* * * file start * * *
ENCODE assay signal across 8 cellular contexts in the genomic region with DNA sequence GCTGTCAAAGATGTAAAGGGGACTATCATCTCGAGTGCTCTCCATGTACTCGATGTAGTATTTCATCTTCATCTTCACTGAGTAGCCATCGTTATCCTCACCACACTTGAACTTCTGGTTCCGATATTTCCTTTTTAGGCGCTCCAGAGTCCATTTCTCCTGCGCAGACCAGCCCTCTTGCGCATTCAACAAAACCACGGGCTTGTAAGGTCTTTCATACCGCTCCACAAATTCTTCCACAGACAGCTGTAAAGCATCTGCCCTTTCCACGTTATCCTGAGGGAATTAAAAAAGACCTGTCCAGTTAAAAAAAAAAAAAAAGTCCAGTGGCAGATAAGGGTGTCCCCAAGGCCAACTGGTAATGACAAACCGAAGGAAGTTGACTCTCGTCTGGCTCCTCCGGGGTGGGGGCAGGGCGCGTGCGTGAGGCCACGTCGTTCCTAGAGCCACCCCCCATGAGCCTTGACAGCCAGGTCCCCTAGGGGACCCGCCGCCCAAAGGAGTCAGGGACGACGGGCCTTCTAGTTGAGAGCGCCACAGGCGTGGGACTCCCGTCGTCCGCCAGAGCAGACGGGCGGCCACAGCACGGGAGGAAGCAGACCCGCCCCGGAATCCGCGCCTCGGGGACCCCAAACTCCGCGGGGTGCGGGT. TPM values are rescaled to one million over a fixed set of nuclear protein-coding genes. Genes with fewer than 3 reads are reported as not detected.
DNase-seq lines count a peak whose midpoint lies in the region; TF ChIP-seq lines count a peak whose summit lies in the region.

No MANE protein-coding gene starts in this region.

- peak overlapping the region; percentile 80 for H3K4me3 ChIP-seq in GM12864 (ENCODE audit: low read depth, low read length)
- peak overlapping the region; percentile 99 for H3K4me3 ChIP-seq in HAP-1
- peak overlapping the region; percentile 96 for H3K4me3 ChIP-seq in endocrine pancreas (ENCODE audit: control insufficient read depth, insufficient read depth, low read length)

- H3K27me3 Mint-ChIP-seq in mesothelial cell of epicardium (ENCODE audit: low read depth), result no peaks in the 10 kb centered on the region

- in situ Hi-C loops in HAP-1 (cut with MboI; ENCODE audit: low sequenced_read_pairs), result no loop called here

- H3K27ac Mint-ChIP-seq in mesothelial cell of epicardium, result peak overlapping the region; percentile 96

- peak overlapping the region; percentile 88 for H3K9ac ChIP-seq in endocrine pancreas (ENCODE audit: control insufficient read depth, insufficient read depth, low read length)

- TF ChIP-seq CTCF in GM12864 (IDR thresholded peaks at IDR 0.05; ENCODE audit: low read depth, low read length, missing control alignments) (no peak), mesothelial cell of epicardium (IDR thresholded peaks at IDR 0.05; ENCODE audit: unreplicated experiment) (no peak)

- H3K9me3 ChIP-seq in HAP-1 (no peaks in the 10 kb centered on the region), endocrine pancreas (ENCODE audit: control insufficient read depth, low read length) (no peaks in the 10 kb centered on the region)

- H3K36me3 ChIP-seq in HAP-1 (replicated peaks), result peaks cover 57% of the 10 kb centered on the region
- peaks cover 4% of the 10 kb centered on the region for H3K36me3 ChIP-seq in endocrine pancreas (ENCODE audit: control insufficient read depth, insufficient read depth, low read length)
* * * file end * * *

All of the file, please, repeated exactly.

ENCODE assay signal across 8 cellular contexts in the genomic region with DNA sequence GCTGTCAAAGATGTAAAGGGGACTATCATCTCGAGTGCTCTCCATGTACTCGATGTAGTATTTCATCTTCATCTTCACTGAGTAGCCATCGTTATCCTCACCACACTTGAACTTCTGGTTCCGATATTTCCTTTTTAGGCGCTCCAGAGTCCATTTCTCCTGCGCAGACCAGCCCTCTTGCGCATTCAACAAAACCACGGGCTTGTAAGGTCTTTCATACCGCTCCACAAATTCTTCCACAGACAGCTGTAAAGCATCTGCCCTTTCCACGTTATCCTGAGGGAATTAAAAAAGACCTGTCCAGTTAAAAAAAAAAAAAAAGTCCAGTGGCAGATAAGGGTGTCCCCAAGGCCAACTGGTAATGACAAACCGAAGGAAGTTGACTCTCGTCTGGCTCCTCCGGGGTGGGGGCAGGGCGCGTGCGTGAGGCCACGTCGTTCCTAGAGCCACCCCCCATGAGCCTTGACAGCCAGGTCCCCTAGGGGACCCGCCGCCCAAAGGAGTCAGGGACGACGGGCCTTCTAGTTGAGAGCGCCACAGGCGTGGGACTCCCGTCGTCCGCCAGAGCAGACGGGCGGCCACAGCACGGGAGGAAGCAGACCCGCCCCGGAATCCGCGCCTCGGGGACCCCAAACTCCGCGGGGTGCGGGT. TPM values are rescaled to one million over a fixed set of nuclear protein-coding genes. Genes with fewer than 3 reads are reported as not detected.
DNase-seq lines count a peak whose midpoint lies in the region; TF ChIP-seq lines count a peak whose summit lies in the region.

No MANE protein-coding gene starts in this region.

- peak overlapping the region; percentile 80 for H3K4me3 ChIP-seq in GM12864 (ENCODE audit: low read depth, low read length)
- peak overlapping the region; percentile 99 for H3K4me3 ChIP-seq in HAP-1
- peak overlapping the region; percentile 96 for H3K4me3 ChIP-seq in endocrine pancreas (ENCODE audit: control insufficient read depth, insufficient read depth, low read length)

- H3K27me3 Mint-ChIP-seq in mesothelial cell of epicardium (ENCODE audit: low read depth), result no peaks in the 10 kb centered on the region

- in situ Hi-C loops in HAP-1 (cut with MboI; ENCODE audit: low sequenced_read_pairs), result no loop called here

- H3K27ac Mint-ChIP-seq in mesothelial cell of epicardium, result peak overlapping the region; percentile 96

- peak overlapping the region; percentile 88 for H3K9ac ChIP-seq in endocrine pancreas (ENCODE audit: control insufficient read depth, insufficient read depth, low read length)

- TF ChIP-seq CTCF in GM12864 (IDR thresholded peaks at IDR 0.05; ENCODE audit: low read depth, low read length, missing control alignments) (no peak), mesothelial cell of epicardium (IDR thresholded peaks at IDR 0.05; ENCODE audit: unreplicated experiment) (no peak)

- H3K9me3 ChIP-seq in HAP-1 (no peaks in the 10 kb centered on the region), endocrine pancreas (ENCODE audit: control insufficient read depth, low read length) (no peaks in the 10 kb centered on the region)

- H3K36me3 ChIP-seq in HAP-1 (replicated peaks), result peaks cover 57% of the 10 kb centered on the region
- peaks cover 4% of the 10 kb centered on the region for H3K36me3 ChIP-seq in endocrine pancreas (ENCODE audit: control insufficient read depth, insufficient read depth, low read length)